A nicely dressed man approached me, wiping his hand on his shirt. "Hi, I'm related to her husband. I'd shake your hand, but it smells like pot from all the shaking I've been doing tonight." He smiled. "I'm a federal officer, and hoping their smoking doesn't get absorbed into my skin. That wouldn't be good." It was pretty evident this guy was more like my family than the bikers that surrounded us. He explained to me that he washed his hands five times already. I had not noticed, but took a sniff and realized my hands were encased in pot smell... first their first time ever.
Then the crazy mother-in-law showed up again. Again she asked me for the vest. At this point I must have been upset and waving my hands in the air. My oldest sister, Dina, came running over, "I saw your Italian side coming out with the hand flapping.. so I figured I would come over." She pulled the woman away, and the witch went to talk to my mother.
My mother was so high on prescribed medication, she was laughing and smiling. Mom never did any sort of drugs or alcohol. In my whole life, I only saw her take two drinks at Dina's wedding in 1989. The Ativan made her so high, and I almost could here Lee laughing, "Rock on, Momma! That stuff's good, isn't it?" Mom asked me at one point if I brought a camera, as if it was a party. In some respects it was a party, just the way Lee would have wanted.
When the mother-in-law asked my mom for the vest off my dead sister's body, my mom told her, "Aren't you the one who wanted to pull the plug on your son? My daughter did all the things to take care of him that you didn't want to do. You know, bathed him, taught him to walk and talk. Gave him enemas and then cleaned up the blow-outs when he couldn't control his bowels. Since you have the nerve to ask for my daughter's clothes off her back, why don't you just take the casket and flowers home too. Maybe you can plant them in your garden."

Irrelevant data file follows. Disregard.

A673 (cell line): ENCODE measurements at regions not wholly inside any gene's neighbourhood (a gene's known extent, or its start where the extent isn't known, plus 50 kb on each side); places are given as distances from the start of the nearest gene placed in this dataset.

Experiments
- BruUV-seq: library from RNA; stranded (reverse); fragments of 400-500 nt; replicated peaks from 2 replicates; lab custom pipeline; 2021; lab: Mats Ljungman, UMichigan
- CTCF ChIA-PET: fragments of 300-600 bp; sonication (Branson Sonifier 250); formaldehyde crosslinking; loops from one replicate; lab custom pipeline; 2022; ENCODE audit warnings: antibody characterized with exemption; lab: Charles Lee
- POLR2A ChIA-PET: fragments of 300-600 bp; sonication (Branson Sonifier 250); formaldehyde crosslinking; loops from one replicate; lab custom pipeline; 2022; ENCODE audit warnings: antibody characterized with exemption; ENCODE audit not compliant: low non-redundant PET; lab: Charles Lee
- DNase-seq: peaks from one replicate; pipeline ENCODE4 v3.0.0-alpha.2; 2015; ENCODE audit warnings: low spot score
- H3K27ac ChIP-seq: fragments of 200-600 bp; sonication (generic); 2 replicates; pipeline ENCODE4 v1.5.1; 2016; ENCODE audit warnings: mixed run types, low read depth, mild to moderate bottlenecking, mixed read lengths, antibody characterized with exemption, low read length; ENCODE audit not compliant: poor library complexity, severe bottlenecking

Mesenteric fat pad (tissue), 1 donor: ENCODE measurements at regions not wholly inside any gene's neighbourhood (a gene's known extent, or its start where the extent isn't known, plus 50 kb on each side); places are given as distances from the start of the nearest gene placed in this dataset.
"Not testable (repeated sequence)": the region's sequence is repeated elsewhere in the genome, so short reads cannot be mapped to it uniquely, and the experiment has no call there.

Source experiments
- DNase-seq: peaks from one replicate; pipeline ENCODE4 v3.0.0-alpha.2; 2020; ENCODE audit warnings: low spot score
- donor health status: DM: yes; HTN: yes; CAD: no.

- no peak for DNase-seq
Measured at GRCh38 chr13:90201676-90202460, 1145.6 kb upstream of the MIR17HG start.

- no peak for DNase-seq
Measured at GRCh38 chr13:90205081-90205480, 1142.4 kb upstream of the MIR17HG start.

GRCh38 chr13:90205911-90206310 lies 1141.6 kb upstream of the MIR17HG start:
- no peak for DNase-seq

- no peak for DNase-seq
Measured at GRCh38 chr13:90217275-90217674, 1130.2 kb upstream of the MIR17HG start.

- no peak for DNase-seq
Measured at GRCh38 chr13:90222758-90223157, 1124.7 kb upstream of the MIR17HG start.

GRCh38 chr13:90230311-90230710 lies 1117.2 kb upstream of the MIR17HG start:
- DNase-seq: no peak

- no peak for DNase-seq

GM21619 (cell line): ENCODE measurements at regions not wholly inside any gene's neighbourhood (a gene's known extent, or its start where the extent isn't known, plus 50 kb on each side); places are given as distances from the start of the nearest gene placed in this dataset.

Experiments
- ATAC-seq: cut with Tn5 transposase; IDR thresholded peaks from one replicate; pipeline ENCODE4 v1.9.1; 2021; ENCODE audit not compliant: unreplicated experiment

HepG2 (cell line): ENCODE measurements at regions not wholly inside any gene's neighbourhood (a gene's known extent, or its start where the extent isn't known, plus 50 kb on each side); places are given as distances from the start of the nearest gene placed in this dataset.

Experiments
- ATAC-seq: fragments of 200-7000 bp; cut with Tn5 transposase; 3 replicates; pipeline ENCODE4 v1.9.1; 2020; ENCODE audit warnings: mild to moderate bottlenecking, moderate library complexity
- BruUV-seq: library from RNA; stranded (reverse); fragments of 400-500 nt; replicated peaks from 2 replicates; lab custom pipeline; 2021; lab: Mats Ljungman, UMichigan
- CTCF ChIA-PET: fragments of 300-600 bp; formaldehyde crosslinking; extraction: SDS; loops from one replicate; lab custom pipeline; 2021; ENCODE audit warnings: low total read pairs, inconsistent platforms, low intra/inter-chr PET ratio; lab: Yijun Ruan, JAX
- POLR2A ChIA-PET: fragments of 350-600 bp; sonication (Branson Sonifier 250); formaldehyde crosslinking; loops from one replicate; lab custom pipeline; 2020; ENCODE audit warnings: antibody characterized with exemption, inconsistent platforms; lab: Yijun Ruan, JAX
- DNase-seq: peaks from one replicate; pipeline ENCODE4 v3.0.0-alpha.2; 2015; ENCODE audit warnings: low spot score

At the end of the service, everyone said their last goodbyes, then I waited for all to turn away before searching the casket. I just knew someone would put a bag of pot in there, and I was right. That last touch really put a stamp of approval of what my sister would have wanted. Lee whined in my ear, "Oh come on, I was hoping they would put it in the oven with me. I wanted one last puff! How cool would that be?"
Dead at 47, Lee lived her life without fear. She did what she wanted, went where she wanted, and allowed no one to tell her no. If someone did, she found a way around it, or under it. Or she rid that person from her life and found someone new. She didn't have kids, so she had no one to answer for or to. She refused to be cut into a mold of who people thought she should be. She nursed her husband back to health after his accident out of desire, not out of obligation.
Lee lived every day as if it were her last... and in the end, even her funeral was a party and celebration of life. She finally got my mother high, too. If you take nothing more from any of my writing, then take this:
Live Like You're Dying, because you are.--- Let the people you care about know it. Laugh off stress and bills. Play with your children now. Work to survive, but don't survive to work. Perhaps if you're lucky, people will celebrate your life once you are gone. If you are really lucky, you won't have a sister like me who then posts you life online LOL